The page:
Situated in four acres of beautiful woodland and water meadow, in the heart of the Welsh/ English borders countryside, sits Dolbedwyn House and it really is as cosy as its afterthought tipi site suggests. Emma, the lady of Dolbedwyn is as warm and inviting as her home and, as she shows you around, you will learn very quickly never to underestimate a woman’s touch, especially when it comes to glamping.
Walking along the woody, earthy man-made path, you can’t fail to absorb all the feminine finesse oozing from the site. It is a woodland retreat like no other, a camping oxymoron: rugged, earthy daintiness; muddy, organised plots; rustic, frilly communal areas; and axes lying next to hammocks.
Instead of sticking to the traditional, white, Indian tipi, Cosy Under Canvas’ tipis are based on the Scandinavian Sami design, and have been fitted with 21st-century fabrics and construction techniques in order to combat whatever the Welsh weather throws at them. But never mind the external details, the cosiness of Cosy Under Canvas can be found inside the tipis. Dazzling white, fluffy sheepskin rugs, a hand-carved chest of drawers filled with goodies, a wood-burning stove to warm your tootsies on, and a beautifully alluring bed.
Should you decide to venture out of cosy-camping central, then you will no doubt stumble into the literary haven of Hay-on-Wye – the host town for the annual Guardian Literary Festival. Think Reader’s Corner crossed with the Tate Modern – every building looks like it belongs in a gallery, and every second door you pass will be the entrance to a bookworm’s paradise. And if you prefer the more active side of living, Hay also happens to be situated within the 520 square miles of the Brecon Beacons National Park. That’s 520 square miles of uninterrupted, unspoilt, and truly outstanding natural beauty. There is one fault to this camping gem, and that’s leaving. You may even be tempted to run home, pack up all your stuff, quit your job, and start soul searching from the depths of one of Emma’s hammocks.
Cosy Under Canvas is set in a beautiful woodland just 5 miles from the Welsh literary town of Hay on Wye.
There are three stylish tipis and two spacious domes each sitting on a wooden deck and to keep you toasty at night each is fitted with a wood burning stove. There's contemporary Welsh blankets, sheepskins and rugs provided to keep you warm and oversized beanbags that can be used on the decks outside.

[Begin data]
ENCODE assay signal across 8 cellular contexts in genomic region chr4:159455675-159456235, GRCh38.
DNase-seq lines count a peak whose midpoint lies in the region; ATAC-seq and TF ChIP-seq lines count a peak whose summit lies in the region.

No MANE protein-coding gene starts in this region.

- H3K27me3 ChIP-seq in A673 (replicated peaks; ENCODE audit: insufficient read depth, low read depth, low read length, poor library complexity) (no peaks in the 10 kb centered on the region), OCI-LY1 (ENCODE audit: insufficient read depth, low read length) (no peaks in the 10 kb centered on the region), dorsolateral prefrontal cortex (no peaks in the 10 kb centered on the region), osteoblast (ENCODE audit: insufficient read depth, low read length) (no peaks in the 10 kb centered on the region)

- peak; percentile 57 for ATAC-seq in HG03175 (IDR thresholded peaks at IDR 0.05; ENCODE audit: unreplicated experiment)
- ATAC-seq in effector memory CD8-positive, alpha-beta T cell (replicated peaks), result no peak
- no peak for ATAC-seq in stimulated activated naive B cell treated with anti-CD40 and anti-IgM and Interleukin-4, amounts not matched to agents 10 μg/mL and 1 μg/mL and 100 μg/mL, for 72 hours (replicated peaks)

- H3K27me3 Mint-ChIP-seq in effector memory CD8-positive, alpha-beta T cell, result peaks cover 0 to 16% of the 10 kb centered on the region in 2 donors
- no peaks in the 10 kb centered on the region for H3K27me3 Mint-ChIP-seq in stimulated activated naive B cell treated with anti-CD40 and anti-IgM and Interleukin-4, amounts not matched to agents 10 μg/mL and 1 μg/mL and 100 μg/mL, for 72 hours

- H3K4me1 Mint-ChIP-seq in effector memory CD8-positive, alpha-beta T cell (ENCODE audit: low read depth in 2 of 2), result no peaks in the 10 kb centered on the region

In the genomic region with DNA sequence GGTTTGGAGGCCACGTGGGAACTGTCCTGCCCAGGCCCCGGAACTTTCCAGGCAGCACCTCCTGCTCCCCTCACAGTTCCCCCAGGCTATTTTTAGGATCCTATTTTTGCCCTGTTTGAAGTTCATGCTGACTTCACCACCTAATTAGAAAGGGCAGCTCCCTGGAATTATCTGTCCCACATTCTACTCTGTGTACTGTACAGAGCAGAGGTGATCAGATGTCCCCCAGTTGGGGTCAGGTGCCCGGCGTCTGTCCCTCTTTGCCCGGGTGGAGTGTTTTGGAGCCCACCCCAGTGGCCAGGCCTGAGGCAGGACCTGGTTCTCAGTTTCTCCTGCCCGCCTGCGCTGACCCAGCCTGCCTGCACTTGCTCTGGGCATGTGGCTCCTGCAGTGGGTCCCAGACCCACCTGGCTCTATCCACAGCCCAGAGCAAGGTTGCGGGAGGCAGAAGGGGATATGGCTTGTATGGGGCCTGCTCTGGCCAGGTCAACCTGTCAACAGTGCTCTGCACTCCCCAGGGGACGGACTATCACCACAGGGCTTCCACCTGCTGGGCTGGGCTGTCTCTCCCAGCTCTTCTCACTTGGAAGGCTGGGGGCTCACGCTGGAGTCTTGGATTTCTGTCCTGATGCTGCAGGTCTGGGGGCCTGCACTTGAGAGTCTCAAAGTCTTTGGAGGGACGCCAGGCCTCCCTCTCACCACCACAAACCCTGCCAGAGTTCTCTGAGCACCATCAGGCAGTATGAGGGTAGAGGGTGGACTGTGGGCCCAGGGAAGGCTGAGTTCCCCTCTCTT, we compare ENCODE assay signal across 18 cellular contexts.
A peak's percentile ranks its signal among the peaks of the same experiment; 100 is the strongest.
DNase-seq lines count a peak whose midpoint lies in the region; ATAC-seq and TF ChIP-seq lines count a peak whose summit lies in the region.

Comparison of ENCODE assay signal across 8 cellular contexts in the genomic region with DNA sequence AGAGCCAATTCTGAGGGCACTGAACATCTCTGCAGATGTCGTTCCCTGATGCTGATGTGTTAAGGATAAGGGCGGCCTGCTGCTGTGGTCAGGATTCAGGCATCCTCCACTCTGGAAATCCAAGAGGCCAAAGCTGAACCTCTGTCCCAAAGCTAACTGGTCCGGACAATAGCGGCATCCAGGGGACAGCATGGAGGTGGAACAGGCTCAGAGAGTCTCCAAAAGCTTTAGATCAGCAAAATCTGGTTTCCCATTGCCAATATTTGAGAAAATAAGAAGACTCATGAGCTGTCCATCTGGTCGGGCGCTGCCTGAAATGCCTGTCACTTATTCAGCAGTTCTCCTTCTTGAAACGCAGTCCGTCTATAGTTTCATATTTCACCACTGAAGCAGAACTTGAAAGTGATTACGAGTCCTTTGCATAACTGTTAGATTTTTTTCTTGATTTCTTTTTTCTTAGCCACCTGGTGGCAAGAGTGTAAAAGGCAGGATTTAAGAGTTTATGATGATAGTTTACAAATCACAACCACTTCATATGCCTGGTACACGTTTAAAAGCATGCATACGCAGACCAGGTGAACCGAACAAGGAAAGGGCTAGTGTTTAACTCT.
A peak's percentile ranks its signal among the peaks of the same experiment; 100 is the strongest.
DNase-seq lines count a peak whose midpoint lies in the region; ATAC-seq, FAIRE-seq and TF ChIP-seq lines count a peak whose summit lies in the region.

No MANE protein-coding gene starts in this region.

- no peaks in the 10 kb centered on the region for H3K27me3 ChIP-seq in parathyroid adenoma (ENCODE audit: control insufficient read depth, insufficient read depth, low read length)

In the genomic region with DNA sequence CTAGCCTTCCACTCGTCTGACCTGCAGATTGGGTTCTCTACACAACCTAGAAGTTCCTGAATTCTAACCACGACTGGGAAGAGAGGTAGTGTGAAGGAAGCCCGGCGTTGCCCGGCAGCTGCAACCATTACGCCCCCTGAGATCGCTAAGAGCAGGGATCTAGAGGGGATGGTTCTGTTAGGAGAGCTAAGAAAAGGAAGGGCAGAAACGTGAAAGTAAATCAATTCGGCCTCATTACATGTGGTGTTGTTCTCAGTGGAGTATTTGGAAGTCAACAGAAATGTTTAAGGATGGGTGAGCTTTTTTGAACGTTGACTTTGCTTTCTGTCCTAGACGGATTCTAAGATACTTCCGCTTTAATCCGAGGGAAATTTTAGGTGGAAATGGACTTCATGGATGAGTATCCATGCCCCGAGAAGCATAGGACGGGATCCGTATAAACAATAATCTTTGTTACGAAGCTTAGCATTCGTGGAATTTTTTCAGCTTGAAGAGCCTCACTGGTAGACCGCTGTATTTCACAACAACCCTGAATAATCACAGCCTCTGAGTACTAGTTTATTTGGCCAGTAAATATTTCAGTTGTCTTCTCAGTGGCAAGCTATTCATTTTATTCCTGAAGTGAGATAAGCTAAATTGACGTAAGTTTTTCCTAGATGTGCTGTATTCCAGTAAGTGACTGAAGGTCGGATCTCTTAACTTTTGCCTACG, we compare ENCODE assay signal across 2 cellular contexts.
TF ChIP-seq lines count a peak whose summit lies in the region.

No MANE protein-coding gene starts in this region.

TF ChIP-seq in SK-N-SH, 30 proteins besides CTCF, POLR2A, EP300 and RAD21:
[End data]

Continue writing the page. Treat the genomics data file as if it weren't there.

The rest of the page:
Campfires are positively encouraged and there's a fire pit infront of each unit to huddle round and watch the stars shoot by. Cook over the fire with the Koitlich provided or rustle something up in the fully equipped shared camp kitchen.
Our impact on the environment is kept to a minimum and there's some tidy compost loos and washrooms plus wood fired showers with a canopy view.
Even a short stay here offers the perfect antidote to a busy hectic life. Once you're here we hope you won't want to leave.
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The site lies in the Brecon Beacons National Park (01874 624437), so any route you choose to take will be a walker’s paradise. Nearby Hay-on-Wye is brilliant for rummaging around boutiques and galleries. Or, for something more active, canoe down the River Wye, 5 minutes from Hay’s town centre (01497 847213).
Hay on Wye has a multitude of lovely pubs and cafes or try The Roast Ox at Painscastle for a great value and tasty traditional pub meal.
There are bookshops galore in Hay on Wye or stumble into some of the antique or boutique shops. There's also a fabulous deli, butcher and baker for those all important provisions.
There's a fabulous deli, butcher and baker in Hay for those all important provisions.
For a contemporary eatery, relax in the Globe (01497 821762) with a Penguin Classic from one of Hay’s many bookshops or try Richard Booths Bookshop Cafe for tasty locally sourced treats.
You can be as active as you like. Laze in a hammock or take a stroll across the fields from the site. Stride a section of the Offas Dyke Path which forms the border between England and Wales or climb a mountain in the Brecon Beacons National Park. Take a family canoe trip down the River Wye or trek horses over the Black Mountains. For the real adventure seekers try gorge walking, kayaking, quad biking, climbing, caving or an assault course.